Real Estate Law in Florida
Real estate law in Indian Harbour Beach covers almost everything involved in the sale and use of land.
The numerous laws affecting real estate in Indian Harbour Beach can sometimes feel overwhelming in their volume and complexity. This might apply doubly when your case involves a foreclosure, or a construction dispute.
Therefore, it's a smart idea to obtain at least a very basic knowledge of how real estate law in Indian Harbour Beach works.
Knowing the law can serve you in a variety of ways: it can put you in a better negotiating position, it can help you spot unlawful terms in lease agreements, and confirm that you know your rights if a disagreement arises, among other things.
Common Real Estate Law Issues in Indian Harbour Beach
Financing: Most individuals are unable to make major real estate purchases in Indian Harbour Beach with cash, because few people have that kind of money on hand. Thus, to buy real estate, most entities use a mortgage. This is a loan used to buy a piece of property. When the loan is given, and the property purchased, the lender holds a security interest in the property until the loan is paid off, with interest.
Zoning: Zoning laws establish rules saying what kinds of buildings are authorized in various areas of a city or town. These rules serve a variety of purposes. For example, they normally protect residents by making it illegal for industrial facilities to be built in residential areas. This also protects industries, allowing them to do their business without being bothered by constant complaints and lawsuits from their residential neighbors.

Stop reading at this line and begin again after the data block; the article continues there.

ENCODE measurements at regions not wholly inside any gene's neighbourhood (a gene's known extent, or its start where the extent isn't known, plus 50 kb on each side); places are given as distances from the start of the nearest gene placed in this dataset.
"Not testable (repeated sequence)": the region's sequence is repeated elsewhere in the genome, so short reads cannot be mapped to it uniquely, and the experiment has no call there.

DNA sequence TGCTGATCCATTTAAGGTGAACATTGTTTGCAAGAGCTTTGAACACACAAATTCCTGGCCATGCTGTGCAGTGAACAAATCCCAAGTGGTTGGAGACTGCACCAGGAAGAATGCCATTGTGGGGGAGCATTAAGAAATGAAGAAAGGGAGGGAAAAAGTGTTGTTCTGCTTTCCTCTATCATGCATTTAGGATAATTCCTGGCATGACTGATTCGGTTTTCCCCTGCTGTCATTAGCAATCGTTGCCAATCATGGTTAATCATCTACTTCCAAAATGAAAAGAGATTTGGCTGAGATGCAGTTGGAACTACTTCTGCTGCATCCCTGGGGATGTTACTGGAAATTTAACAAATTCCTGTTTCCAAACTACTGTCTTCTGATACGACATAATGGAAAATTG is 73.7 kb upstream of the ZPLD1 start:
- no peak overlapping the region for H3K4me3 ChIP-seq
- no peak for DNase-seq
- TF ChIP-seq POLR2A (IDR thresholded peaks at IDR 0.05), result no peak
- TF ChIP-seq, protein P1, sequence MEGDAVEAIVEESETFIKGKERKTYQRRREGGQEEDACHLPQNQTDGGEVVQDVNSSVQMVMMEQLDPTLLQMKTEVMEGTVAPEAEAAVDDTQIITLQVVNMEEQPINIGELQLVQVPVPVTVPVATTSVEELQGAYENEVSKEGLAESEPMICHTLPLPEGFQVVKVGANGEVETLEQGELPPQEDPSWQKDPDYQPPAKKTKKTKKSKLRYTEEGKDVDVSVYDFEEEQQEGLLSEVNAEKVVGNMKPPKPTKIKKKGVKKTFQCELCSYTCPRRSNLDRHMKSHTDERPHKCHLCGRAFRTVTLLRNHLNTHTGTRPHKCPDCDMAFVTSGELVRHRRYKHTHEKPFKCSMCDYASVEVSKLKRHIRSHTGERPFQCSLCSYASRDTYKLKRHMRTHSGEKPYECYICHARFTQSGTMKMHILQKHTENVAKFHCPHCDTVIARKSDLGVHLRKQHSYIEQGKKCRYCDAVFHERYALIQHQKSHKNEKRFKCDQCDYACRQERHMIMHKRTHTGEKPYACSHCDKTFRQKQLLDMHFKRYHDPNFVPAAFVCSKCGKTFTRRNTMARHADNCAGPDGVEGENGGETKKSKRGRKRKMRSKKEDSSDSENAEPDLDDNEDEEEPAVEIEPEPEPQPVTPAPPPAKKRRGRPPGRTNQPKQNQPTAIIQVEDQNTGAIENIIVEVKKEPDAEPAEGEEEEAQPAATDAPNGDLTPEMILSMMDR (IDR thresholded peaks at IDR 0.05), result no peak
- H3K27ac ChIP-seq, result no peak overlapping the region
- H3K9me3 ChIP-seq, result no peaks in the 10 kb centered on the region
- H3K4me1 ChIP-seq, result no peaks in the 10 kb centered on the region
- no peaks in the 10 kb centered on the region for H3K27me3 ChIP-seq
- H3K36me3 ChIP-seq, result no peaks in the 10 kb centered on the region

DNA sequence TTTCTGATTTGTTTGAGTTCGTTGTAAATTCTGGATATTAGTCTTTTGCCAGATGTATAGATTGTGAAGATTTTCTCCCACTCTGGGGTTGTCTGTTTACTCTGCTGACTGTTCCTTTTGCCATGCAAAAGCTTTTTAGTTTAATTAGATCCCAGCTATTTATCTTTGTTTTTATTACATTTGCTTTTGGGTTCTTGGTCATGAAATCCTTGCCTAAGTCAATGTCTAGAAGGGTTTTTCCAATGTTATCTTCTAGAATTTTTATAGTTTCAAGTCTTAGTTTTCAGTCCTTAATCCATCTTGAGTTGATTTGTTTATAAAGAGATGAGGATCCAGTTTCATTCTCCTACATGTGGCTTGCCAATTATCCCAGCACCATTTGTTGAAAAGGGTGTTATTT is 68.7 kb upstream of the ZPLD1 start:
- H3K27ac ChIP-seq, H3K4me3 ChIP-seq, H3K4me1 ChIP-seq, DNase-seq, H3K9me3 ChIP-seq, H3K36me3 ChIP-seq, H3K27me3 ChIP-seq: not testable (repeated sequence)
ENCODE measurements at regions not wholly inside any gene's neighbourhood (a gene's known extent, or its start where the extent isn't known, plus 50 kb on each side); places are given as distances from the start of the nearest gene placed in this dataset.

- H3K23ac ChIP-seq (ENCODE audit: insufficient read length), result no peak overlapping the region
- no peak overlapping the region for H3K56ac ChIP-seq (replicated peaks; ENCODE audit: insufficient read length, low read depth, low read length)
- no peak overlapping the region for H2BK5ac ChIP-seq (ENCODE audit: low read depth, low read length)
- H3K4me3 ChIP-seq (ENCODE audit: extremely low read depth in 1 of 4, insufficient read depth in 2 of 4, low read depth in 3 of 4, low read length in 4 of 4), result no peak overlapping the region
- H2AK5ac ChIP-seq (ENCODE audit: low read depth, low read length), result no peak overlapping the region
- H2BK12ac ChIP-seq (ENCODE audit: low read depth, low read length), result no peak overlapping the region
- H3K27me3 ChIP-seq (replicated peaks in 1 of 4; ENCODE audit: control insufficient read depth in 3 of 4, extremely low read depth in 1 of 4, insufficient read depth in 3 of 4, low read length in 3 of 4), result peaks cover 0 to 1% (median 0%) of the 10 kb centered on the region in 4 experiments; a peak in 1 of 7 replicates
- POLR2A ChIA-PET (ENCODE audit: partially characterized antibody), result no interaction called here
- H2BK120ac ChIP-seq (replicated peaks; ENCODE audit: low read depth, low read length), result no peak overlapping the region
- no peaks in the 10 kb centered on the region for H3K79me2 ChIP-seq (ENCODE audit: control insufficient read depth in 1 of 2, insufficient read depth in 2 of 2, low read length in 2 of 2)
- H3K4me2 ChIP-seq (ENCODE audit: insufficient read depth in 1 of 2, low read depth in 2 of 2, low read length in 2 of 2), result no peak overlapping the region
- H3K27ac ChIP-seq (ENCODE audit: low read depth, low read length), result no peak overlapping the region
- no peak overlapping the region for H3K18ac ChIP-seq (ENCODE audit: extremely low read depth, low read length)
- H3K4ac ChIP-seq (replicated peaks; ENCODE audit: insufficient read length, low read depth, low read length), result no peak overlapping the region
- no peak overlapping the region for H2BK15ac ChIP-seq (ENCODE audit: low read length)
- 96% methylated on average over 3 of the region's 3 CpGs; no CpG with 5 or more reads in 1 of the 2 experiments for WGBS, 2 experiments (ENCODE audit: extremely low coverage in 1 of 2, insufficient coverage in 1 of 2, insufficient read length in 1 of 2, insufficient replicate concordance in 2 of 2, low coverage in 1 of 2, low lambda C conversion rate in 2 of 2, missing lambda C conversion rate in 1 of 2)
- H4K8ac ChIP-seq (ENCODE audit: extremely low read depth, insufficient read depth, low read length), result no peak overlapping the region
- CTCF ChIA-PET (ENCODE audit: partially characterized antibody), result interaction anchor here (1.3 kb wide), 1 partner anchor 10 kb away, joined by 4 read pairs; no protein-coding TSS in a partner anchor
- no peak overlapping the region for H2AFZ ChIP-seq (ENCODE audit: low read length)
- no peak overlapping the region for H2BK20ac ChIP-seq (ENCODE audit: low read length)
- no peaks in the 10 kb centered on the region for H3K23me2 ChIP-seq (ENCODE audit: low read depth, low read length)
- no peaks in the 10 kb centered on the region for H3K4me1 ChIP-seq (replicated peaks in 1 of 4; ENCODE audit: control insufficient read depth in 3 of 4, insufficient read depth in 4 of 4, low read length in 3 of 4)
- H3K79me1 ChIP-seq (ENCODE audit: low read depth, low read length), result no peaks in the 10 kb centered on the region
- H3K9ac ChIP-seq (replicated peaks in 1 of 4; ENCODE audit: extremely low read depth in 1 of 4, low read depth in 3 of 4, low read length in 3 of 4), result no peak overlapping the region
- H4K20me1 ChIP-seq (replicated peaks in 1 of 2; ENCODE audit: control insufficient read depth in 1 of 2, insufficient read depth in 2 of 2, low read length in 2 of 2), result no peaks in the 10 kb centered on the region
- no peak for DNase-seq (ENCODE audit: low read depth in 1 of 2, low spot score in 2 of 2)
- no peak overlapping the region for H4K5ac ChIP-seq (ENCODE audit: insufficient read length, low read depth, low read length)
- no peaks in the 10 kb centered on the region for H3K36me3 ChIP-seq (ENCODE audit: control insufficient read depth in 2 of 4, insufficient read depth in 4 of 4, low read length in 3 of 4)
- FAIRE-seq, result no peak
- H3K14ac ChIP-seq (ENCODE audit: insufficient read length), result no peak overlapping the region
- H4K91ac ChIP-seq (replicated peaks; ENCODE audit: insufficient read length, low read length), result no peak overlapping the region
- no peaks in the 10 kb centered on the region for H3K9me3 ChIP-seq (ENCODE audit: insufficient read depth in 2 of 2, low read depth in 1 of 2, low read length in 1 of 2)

Duty of Disclosure: Sellers of homes are bound by a legal duty to disclose defects in the home to prospective buyers, before they buy the house. Any defect which the seller knows (or reasonably should know) about, and which cannot be discovered by the buyer through an average inspection, must be disclosed to the buyer.
Implied Warranties: In Indian Harbour Beach, every residential lease agreement, whether it's clearly stated or not, has an "implied warranty of habitability." This is a legally-imposed promise by the landlord that the rented dwelling (whether it's a house or apartment) is fit for habitation by humans. While there are many requirements for a place to be considered habitable, some of the most necessary ones are electricity, running water, heating, and protection from the elements.
Can a Indian Harbour Beach Real Estate Lawyer Help?
Because the issues discussed above can get complicated for laypersons, if you have a real estate issue, such as an eviction, or a construction dispute, you should not hesitate to contact an Indian Harbour Beach real estate attorney ASAP.